Thatcher Glass: A hidden gem in our backyard

This post is the first in a series about the Thatcher Glass Collection project.

My name is Christina Baker, and I currently work in the digitization lab at the Rakow Research Library. My assignment is to catalog and digitize the archival collection for Thatcher Glass Manufacturing Co., which was located in Elmira, N.Y. When people ask me what I do, I explain to them that I am working on the Thatcher Glass project and they ask, “What is Thatcher Glass? I’ve never heard of them, where are they located? Corning?” I give them a scenario: “Tonight on your way home, you may be stopping at the grocery store and you may have written on your grocery list this morning that one of the items you need to pick up is a gallon of milk. As you stand in front of the dairy case, wondering what brand to get, stop a moment and look around. You may notice that you have two selections of milk containers: plastic or cardboard. Now place yourself in that same frame of mind, but 60, 70 years into the past. Instead of reaching for a plastic gallon or cardboard carton of milk, you would be reaching for a glass bottle. Or you might have direct delivery to your doorstep via a horse-drawn carriage. What you might not have realized is that the bottle your milk came in was manufactured in your own backyard.”

The Thatcher Glass Manufacturing Company, in Elmira, N.Y., made glass milk bottles, glass jars, and other glass products. Thatcher Glass started in Potsdam, N.Y., and built their largest plant in Elmira in 1912, although they had several plants around the United States, including in Pennsylvania, Illinois, and Ohio.

A photo of shipments of bottles leaving the freight platform at the Elmira plant

The invention of the glass milk bottle was an innovation that allowed dairies to expand their services to more local areas, allowed shipments to places outside the locality, and improved sanitation during milk deliveries. In 1884, the glass bottle that helped shape the dairy service industry was invented by Dr. Hervey D. Thatcher. He was a druggist as well as an inventor from Potsdam. Dr. Thatcher first developed a milk pail preventing contamination during the milking process, and later he invented a bottle called the “Milk Protector” to provide a sanitary delivery to consumers’ residences. It was also known as the “Common Sense Milk Bottle,” a design that would continue to be a feature in many of Thatcher’s innovative milk bottle designs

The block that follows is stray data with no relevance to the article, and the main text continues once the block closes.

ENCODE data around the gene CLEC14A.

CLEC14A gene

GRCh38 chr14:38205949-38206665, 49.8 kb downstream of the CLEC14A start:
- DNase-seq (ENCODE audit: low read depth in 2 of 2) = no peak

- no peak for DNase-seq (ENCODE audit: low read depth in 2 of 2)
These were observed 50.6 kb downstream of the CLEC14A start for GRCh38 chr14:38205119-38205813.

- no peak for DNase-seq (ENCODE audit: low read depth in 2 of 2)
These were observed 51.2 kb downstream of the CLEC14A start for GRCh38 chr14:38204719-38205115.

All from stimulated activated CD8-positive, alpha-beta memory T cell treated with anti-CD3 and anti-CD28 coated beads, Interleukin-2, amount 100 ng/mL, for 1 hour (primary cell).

Design drawing for a milk bottle

A drawing for a milk bottle with the Common Sense finish

While working on this project, I have been fortunate to see many unique items in the collection. As I have sifted through drawings and memorandums written by people who knew Thatcher Glass best, I realized that, even though I grew up in this area, I was one of those people who had no idea Thatcher Glass existed. I now think of Thatcher Glass as an old friend whom I cannot wait for you all to meet as we continue to share more highlights from this collection!

Read more about this project on the Chemung County Historical Society blog.

The Rakow Research Library and the Chemung County Historical Society have partnered to catalog and digitize the Thatcher Glass Manufacturing Co. Collection. The collection is part of the Booth Library at the Chemung County Historical Society. This project is supported in part by the South Central Regional Library Council’s Regional Bibliographic Databases and Interlibrary Resources Sharing Program.

The Rakow Research Library is open to the public 9 am to 5 pm every day. We encourage everyone to explore our collections in person or online. If you have questions or need help with your research, please use our Ask a Glass Question service.

5 comments » Write a comment

  1. Very interested in this article. My maiden name was Thatcher. My father’s relatives came over from England and opened a glass factory in New Bedford/Fairhaven, Ma called Thatcher Bros. Glass. They had developed and patented a diamond finish for their products. It was destroyed in a fire and in doing my geneology I lost track of the brothers from there. One “story” is that one member of the Thatcher brothers went to New York and worked or had something to do with Corning. I am wondering if there is any connection with the research you are doing.

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